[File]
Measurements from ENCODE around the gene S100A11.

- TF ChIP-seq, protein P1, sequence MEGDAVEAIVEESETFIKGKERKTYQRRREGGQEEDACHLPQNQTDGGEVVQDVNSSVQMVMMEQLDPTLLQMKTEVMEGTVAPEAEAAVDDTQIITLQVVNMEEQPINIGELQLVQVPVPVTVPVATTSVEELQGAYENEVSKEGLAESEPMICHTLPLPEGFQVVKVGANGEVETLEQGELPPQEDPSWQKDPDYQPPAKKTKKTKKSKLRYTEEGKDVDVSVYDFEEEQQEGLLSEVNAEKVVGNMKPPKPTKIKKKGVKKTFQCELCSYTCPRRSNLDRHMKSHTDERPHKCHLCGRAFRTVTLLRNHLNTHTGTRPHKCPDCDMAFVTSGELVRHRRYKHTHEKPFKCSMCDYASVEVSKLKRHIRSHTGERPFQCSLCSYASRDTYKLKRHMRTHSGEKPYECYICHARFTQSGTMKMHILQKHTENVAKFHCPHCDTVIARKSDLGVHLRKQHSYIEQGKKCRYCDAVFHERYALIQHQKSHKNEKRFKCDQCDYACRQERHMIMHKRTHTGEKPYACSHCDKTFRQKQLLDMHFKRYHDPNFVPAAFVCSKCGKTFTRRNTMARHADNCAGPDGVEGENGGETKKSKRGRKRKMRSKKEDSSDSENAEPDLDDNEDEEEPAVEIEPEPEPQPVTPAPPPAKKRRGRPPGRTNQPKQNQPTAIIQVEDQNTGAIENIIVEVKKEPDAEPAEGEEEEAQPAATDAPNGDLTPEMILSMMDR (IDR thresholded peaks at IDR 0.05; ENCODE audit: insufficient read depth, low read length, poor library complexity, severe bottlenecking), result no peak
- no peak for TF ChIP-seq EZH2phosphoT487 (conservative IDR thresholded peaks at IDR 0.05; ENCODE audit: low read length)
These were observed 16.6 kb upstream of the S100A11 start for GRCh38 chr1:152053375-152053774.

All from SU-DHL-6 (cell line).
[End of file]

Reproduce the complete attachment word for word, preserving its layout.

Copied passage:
Measurements from ENCODE around the gene S100A11.

- TF ChIP-seq, protein P1, sequence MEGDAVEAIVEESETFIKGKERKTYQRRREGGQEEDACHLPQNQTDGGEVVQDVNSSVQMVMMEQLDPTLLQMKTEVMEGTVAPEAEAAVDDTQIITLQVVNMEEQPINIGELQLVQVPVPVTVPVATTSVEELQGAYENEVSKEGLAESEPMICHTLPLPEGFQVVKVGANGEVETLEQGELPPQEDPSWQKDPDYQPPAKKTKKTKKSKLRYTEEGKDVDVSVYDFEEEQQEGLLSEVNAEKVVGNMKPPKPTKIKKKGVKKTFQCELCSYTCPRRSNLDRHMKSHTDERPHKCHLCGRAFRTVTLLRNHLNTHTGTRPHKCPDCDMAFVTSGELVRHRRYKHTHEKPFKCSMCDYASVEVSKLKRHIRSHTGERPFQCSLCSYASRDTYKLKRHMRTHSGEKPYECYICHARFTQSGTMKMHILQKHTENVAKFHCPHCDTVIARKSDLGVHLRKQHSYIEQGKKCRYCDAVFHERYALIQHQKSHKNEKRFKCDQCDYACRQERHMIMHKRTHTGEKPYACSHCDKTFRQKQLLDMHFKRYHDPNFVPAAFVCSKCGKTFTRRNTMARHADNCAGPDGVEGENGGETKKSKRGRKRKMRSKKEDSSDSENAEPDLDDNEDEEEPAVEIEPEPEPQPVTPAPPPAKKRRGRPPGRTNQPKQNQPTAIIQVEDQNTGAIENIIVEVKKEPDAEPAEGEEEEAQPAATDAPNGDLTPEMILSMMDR (IDR thresholded peaks at IDR 0.05; ENCODE audit: insufficient read depth, low read length, poor library complexity, severe bottlenecking), result no peak
- no peak for TF ChIP-seq EZH2phosphoT487 (conservative IDR thresholded peaks at IDR 0.05; ENCODE audit: low read length)
These were observed 16.6 kb upstream of the S100A11 start for GRCh38 chr1:152053375-152053774.

All from SU-DHL-6 (cell line).